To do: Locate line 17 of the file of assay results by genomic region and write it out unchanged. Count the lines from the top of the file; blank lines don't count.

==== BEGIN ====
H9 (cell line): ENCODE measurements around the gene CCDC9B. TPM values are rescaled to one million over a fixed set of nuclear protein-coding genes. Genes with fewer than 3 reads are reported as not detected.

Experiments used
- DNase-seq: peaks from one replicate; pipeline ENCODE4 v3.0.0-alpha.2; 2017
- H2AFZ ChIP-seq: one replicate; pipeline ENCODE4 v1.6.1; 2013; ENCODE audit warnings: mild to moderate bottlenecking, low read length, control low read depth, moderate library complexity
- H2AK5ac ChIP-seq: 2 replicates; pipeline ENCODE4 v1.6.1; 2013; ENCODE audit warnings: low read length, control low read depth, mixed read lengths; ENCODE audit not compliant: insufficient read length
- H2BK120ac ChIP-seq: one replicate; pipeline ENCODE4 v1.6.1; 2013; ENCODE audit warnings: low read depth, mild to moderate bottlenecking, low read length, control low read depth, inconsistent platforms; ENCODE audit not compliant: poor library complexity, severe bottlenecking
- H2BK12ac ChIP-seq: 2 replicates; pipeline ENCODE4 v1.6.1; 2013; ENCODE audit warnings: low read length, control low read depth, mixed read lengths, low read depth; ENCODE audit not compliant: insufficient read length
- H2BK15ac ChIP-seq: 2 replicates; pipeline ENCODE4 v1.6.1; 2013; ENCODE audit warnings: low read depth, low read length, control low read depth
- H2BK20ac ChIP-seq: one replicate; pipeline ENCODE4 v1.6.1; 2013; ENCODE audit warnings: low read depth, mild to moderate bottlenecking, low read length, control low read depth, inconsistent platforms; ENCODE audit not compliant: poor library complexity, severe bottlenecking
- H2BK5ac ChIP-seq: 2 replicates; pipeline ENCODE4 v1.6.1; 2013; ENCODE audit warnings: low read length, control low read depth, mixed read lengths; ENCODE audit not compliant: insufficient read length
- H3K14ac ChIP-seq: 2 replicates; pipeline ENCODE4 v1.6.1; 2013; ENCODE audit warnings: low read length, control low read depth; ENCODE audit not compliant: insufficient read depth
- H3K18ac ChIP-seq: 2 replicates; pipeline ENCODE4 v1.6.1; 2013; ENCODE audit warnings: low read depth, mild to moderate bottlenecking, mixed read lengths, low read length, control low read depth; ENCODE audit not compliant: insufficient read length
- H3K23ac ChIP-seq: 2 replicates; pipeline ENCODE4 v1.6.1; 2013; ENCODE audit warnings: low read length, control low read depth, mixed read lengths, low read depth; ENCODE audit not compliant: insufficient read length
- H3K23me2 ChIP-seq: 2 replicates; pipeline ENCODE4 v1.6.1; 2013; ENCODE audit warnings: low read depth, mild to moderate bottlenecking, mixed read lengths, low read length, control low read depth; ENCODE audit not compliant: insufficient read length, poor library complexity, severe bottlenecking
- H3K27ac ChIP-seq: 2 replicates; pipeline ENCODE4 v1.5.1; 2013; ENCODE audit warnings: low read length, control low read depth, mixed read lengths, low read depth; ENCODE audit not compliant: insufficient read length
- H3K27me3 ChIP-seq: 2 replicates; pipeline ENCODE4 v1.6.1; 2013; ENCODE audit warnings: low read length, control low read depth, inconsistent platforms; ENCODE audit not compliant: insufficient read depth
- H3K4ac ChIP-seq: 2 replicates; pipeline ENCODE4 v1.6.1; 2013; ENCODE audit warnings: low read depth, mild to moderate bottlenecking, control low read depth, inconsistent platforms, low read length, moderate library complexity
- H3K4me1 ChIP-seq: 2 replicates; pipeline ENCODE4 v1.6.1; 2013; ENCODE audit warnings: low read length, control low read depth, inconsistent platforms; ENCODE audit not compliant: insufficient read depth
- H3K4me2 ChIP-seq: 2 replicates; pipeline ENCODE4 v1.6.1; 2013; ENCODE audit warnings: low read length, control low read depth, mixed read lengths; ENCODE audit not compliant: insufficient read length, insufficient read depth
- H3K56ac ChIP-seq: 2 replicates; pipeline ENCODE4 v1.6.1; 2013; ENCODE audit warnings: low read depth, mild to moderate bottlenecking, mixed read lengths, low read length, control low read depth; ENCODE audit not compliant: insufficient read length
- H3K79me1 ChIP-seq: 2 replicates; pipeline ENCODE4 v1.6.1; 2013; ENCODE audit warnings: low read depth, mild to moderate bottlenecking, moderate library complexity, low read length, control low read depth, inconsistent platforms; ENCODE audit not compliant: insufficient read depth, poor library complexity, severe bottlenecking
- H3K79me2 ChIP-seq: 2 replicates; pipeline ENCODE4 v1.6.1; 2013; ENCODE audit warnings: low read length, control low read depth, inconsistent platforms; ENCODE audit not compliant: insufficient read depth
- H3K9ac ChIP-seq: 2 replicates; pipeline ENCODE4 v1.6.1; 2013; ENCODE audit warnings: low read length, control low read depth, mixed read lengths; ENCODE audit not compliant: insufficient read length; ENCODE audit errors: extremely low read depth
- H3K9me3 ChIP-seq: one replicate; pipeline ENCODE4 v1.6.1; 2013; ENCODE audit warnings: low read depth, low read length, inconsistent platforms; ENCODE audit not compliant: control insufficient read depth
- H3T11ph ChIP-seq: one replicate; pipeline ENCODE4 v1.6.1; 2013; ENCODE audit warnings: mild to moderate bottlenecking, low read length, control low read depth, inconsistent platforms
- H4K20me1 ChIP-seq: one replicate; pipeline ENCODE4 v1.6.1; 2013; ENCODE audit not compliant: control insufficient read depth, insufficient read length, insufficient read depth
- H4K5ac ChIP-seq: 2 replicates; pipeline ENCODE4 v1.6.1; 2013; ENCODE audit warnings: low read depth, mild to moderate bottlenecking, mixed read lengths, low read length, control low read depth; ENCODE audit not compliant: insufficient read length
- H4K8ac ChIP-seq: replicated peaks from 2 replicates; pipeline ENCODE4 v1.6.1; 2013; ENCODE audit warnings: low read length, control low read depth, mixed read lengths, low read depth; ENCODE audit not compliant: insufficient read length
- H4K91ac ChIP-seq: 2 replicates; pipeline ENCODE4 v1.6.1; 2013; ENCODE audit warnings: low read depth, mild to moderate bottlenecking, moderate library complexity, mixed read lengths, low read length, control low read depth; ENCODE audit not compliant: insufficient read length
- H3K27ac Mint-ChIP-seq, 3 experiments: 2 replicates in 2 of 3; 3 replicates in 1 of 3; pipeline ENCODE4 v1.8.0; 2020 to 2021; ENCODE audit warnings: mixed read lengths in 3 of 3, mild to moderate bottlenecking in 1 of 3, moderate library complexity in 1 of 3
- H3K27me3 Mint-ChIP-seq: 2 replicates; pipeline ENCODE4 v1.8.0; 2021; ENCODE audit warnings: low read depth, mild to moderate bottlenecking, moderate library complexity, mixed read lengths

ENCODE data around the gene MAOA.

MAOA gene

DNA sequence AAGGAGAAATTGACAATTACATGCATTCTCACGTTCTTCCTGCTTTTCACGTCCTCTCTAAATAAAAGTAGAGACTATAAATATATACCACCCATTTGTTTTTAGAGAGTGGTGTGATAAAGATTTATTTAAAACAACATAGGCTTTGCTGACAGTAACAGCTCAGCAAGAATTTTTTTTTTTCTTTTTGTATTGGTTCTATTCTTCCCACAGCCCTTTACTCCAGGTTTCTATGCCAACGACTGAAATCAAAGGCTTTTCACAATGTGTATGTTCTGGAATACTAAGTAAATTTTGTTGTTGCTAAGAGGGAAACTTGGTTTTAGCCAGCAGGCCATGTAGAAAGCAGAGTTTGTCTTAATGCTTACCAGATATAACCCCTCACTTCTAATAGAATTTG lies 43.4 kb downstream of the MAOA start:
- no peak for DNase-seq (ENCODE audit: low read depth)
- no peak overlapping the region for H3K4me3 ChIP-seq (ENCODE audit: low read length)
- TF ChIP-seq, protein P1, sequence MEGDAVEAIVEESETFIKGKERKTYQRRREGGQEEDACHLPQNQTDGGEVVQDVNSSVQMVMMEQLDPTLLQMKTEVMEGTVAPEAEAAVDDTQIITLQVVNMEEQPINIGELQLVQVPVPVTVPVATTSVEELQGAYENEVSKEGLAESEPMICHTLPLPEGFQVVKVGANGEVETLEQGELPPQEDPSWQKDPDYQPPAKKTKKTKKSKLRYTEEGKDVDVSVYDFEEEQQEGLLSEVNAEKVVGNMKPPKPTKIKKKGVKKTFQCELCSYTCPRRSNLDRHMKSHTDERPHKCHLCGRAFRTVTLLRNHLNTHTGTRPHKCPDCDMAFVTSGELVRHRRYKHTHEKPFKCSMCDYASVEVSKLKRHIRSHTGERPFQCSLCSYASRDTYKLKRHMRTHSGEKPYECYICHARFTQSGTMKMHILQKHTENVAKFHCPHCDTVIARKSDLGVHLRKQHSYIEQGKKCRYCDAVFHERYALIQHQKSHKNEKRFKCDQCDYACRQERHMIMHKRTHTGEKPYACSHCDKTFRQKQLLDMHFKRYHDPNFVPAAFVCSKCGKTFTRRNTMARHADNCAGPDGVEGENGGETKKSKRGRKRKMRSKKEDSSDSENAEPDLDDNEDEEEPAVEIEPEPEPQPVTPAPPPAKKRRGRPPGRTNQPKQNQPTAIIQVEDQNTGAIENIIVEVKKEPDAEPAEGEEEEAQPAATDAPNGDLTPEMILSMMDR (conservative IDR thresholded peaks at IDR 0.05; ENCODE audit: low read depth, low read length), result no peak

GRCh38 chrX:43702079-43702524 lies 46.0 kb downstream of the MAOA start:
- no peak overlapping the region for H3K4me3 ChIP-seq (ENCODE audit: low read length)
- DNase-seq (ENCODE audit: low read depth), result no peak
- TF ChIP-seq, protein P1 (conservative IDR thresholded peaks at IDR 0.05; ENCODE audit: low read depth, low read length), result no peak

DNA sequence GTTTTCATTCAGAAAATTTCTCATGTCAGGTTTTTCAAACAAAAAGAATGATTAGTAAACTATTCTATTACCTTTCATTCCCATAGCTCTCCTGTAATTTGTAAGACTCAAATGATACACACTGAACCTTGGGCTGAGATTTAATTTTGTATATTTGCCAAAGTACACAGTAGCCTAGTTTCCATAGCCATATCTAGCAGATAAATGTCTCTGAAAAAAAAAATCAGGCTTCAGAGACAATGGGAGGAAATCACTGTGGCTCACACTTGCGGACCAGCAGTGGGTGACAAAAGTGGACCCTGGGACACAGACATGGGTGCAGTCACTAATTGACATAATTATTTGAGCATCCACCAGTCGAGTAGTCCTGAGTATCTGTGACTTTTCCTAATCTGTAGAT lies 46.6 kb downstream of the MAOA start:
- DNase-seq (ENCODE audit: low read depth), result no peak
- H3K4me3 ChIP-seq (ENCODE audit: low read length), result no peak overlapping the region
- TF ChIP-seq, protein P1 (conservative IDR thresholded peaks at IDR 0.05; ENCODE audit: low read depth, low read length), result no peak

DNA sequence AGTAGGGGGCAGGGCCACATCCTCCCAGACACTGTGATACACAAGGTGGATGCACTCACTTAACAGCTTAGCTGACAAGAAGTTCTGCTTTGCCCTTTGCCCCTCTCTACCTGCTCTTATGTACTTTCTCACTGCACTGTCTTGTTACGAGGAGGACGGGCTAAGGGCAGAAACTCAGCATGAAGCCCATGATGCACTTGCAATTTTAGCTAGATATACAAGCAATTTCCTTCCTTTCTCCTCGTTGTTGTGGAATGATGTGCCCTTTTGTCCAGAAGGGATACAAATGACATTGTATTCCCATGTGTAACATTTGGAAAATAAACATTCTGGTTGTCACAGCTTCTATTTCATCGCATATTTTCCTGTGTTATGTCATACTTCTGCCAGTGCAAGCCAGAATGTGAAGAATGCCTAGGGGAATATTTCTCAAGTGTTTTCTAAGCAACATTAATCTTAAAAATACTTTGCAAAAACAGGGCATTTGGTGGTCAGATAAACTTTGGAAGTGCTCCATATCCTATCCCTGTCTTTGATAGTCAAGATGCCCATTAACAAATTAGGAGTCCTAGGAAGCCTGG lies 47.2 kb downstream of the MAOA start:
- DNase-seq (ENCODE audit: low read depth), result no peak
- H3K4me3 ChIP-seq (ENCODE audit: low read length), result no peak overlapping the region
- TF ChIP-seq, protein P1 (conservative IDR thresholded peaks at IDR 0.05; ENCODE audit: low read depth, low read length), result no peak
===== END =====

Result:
- H3K4ac ChIP-seq: 2 replicates; pipeline ENCODE4 v1.6.1; 2013; ENCODE audit warnings: low read depth, mild to moderate bottlenecking, control low read depth, inconsistent platforms, low read length, moderate library complexity